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The big push African women need to escape poverty

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Research and experience have shown the effectiveness of providing women and girls living in extreme poverty with a productive asset, support to meet their basic needs, and long-term coaching and training

FEATURE | RUDO KAYOMBO | What do poverty, climate change, and conflict have in common? They are among the biggest challenges confronting Africa, and they all disproportionately affect women living in poverty or on the margins of society. Both research and experience have demonstrated that these women have enormous potential to improve the well-being of their families and communities.

African countries seeking to drive sustainable development – and address the triple challenge of poverty, climate change, and conflict – must help women in poverty realise their potential. By investing in and scaling up evidence-based interventions that increase women’s control over income, ownership of productive assets, and decision-making in the household, policymakers can boost human capital, improve gender equality, and expand inclusive economic opportunities.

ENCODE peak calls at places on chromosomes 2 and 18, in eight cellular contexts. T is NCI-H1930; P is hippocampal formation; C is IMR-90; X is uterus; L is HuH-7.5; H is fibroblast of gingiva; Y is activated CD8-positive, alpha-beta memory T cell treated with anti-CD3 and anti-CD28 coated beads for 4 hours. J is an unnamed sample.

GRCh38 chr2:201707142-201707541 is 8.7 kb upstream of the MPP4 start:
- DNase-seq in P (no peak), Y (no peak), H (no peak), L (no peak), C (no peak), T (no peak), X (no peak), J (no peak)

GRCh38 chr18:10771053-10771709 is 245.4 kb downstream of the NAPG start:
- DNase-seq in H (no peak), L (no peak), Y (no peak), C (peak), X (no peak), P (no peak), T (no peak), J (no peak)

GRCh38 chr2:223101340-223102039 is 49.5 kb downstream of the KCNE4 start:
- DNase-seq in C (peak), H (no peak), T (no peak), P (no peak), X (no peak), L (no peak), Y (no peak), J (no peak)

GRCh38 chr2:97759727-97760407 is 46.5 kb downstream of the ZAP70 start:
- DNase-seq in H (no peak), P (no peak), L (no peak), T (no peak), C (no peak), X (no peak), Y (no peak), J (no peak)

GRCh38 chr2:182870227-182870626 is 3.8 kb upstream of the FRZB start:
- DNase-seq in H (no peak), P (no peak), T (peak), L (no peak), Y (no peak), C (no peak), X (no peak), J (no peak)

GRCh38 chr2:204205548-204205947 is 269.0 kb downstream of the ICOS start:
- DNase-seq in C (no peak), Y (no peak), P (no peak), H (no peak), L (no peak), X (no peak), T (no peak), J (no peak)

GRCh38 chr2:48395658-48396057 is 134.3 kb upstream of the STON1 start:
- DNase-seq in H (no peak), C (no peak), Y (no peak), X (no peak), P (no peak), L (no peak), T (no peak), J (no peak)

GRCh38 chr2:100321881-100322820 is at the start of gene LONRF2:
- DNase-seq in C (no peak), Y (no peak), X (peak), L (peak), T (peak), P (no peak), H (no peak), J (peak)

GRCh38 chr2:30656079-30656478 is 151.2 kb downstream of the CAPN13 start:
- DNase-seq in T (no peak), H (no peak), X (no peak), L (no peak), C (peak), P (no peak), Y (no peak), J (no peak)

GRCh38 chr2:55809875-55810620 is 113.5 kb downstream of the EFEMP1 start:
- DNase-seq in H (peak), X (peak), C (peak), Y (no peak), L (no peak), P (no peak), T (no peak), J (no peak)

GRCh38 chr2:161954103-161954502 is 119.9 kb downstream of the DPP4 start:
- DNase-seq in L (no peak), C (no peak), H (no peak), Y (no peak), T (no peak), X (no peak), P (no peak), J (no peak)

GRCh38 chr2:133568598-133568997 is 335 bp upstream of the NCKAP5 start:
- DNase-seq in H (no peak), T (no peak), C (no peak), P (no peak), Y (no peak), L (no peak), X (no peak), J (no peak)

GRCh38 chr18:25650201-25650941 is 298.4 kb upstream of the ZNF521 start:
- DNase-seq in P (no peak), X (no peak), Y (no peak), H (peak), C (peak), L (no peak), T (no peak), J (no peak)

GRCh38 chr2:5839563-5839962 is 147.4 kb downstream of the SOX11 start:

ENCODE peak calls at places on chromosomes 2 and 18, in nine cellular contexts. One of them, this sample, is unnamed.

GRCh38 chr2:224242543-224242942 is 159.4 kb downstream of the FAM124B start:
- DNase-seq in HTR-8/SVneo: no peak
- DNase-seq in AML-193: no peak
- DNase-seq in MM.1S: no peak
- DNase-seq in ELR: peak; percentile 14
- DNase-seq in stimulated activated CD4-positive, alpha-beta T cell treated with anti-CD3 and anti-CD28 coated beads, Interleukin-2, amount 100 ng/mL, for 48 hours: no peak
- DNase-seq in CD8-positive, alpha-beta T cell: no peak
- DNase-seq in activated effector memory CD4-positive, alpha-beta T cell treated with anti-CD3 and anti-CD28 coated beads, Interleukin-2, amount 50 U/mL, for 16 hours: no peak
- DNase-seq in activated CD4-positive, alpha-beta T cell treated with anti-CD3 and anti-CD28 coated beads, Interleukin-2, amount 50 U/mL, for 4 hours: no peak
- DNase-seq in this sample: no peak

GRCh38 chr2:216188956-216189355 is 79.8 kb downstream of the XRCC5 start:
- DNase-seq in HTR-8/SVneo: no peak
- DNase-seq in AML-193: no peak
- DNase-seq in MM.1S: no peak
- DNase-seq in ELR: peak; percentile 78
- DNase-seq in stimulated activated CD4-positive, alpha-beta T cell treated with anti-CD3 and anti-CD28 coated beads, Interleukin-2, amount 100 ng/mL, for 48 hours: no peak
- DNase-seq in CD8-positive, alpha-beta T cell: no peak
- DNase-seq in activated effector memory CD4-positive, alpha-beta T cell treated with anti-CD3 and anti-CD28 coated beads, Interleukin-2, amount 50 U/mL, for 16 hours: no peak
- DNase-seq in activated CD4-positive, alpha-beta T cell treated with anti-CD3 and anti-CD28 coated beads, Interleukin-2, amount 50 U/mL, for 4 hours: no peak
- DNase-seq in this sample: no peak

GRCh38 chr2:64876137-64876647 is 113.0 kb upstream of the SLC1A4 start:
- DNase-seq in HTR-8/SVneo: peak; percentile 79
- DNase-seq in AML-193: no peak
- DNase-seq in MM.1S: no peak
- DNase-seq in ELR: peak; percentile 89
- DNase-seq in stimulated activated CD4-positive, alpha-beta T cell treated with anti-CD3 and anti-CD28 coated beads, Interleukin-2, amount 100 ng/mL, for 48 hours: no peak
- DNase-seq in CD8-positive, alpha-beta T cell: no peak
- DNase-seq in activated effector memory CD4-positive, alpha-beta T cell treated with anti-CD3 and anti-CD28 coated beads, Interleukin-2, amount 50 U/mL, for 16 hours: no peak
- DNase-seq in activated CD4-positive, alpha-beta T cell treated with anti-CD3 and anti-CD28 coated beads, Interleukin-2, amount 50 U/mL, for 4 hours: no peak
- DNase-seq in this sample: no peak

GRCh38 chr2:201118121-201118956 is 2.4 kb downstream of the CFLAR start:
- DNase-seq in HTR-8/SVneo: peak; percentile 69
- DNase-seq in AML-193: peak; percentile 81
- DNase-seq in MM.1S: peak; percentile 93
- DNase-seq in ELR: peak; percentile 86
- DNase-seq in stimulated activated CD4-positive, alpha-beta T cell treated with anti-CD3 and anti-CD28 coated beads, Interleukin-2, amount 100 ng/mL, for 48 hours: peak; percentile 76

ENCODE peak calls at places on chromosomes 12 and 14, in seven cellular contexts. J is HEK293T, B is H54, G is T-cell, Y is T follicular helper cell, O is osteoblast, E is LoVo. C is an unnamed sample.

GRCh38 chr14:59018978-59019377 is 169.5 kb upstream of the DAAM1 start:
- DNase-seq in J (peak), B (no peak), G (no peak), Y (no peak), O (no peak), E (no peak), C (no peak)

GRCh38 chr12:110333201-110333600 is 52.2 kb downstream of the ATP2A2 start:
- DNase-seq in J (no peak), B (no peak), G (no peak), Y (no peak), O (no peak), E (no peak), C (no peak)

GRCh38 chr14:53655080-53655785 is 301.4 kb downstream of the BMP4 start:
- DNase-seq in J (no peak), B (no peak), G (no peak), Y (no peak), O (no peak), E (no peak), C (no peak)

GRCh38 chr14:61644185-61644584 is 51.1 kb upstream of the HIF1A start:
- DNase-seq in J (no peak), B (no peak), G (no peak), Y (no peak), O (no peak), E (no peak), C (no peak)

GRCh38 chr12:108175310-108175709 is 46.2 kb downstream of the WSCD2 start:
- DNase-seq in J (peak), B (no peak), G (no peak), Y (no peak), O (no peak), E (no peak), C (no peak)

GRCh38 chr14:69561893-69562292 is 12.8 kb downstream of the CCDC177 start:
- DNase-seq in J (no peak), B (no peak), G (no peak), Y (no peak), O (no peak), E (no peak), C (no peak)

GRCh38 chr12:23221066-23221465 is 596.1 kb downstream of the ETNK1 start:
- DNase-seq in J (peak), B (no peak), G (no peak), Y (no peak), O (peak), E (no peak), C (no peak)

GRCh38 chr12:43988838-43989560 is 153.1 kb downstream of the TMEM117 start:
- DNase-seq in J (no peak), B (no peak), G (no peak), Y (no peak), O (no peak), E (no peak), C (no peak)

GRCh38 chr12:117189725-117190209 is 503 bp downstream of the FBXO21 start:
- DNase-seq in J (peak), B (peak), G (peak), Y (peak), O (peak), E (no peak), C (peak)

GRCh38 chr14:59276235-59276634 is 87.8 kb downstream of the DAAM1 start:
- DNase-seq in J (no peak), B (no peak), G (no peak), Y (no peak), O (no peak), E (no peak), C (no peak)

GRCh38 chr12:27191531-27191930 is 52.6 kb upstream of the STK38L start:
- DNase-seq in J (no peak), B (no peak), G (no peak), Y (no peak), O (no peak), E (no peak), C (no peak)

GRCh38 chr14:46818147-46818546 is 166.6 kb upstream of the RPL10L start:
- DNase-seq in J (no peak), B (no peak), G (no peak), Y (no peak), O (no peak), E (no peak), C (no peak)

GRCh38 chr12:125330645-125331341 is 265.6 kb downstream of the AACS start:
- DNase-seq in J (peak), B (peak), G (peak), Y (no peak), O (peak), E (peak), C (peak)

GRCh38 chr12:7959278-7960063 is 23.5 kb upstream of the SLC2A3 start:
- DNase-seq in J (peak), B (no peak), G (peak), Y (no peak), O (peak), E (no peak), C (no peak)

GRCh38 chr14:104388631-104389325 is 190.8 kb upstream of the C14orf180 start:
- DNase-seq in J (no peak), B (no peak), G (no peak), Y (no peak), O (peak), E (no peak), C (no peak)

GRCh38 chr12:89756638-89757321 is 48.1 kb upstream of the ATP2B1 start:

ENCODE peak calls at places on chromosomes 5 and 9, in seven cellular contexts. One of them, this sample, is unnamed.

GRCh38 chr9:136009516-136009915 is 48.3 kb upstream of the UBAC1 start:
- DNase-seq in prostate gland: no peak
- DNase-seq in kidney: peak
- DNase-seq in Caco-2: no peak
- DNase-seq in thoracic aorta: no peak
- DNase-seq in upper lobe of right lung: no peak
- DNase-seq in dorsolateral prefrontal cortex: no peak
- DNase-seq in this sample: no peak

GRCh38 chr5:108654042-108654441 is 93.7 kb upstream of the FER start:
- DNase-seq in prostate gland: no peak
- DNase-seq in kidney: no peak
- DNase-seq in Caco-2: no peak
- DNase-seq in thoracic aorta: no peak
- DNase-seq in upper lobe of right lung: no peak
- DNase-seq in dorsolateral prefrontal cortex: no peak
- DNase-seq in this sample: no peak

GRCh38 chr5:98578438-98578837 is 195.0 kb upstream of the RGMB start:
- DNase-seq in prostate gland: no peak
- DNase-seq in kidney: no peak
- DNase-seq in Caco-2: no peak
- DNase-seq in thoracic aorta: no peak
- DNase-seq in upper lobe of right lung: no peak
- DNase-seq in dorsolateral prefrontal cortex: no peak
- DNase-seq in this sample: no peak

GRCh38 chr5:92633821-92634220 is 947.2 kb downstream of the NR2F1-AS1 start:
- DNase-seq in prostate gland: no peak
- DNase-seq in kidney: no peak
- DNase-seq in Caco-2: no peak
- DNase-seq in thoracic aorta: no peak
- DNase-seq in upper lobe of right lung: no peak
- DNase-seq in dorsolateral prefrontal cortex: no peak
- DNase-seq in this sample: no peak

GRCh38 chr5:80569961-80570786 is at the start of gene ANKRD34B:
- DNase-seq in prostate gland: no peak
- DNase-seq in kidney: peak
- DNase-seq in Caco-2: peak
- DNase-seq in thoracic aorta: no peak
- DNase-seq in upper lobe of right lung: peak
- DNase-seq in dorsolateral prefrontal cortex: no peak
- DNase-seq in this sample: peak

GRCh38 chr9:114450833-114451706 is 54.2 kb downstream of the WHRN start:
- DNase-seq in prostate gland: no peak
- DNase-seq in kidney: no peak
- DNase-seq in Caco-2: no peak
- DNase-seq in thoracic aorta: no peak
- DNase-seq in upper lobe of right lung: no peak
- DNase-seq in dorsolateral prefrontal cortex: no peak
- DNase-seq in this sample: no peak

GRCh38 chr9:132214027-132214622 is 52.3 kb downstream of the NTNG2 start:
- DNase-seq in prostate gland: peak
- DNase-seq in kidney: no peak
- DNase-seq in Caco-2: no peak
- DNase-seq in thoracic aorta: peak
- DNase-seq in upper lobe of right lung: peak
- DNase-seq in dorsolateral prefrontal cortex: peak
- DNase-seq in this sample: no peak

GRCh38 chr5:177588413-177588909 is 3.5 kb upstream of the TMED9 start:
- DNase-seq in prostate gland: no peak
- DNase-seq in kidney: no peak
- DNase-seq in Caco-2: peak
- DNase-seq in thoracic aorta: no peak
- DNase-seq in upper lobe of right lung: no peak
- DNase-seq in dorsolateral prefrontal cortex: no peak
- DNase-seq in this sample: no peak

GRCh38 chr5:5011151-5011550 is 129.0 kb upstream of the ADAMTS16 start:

One approach that has been working in several countries is to provide people living in extreme poverty with a productive asset (such as cows, goats, or supplies for small-scale trade like a sewing machine), support to meet their basic needs, and intensive coaching for a roughly two-year period.

Often referred to as the Graduation approach, this set of interventions was developed by the Bangladesh-based NGO BRAC (of which I am Regional Director of Africa for its international arm) to give people the multifaceted “big push” they need to escape poverty and build long-term resilience.

Women, in particular, have benefited greatly from the Graduation approach. For starters, there is rigorous evidence that it can increase women’s productivity. In Sub-Saharan Africa and South Asia, Graduation interventions contributed to an increase in women’s off-farm enterprise employment and, thus, the labour supply.